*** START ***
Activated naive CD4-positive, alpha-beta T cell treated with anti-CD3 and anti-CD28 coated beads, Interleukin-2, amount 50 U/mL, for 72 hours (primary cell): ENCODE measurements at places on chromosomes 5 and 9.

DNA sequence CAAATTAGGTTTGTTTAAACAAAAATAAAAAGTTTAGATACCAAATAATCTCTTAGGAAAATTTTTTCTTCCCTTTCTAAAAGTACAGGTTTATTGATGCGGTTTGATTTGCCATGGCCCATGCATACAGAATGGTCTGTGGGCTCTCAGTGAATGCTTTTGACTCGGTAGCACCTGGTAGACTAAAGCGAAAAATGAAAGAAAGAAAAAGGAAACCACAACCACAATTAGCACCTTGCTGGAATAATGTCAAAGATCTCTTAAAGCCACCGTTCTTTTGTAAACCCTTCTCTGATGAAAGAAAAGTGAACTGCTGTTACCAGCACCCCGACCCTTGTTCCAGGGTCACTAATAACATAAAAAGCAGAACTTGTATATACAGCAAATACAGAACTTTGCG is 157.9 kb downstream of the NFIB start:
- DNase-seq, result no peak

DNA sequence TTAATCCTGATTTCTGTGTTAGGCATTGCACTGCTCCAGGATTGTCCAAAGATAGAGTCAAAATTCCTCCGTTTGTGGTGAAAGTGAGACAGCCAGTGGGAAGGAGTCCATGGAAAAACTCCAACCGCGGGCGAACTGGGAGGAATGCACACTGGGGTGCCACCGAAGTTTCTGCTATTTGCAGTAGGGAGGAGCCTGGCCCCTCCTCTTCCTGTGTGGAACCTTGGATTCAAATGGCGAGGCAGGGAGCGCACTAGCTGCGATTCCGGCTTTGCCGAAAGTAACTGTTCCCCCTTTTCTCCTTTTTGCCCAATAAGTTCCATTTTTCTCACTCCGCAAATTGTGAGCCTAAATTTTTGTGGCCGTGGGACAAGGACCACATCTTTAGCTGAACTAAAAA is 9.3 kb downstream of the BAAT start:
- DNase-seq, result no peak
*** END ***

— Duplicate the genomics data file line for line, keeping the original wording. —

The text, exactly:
Activated naive CD4-positive, alpha-beta T cell treated with anti-CD3 and anti-CD28 coated beads, Interleukin-2, amount 50 U/mL, for 72 hours (primary cell): ENCODE measurements at places on chromosomes 5 and 9.

DNA sequence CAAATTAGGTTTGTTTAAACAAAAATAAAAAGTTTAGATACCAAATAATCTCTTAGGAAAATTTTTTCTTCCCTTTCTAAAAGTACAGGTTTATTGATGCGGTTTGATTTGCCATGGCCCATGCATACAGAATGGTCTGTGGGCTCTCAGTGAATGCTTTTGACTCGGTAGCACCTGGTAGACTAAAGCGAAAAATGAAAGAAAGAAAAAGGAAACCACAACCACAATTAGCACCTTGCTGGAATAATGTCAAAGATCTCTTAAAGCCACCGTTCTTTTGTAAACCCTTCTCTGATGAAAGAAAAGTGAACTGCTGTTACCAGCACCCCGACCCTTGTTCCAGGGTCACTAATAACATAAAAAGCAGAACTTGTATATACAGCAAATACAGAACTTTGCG is 157.9 kb downstream of the NFIB start:
- DNase-seq, result no peak

DNA sequence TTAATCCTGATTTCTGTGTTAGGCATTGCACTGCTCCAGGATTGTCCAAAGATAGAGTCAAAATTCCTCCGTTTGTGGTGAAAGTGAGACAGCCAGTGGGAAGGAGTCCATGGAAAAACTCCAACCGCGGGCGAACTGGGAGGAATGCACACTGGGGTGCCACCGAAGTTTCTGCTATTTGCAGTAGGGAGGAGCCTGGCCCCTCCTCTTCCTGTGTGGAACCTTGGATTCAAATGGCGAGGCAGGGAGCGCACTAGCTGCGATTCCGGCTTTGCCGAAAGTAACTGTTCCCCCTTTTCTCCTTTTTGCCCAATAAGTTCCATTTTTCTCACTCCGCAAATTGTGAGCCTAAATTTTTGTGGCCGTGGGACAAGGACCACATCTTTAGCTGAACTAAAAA is 9.3 kb downstream of the BAAT start:
- DNase-seq, result no peak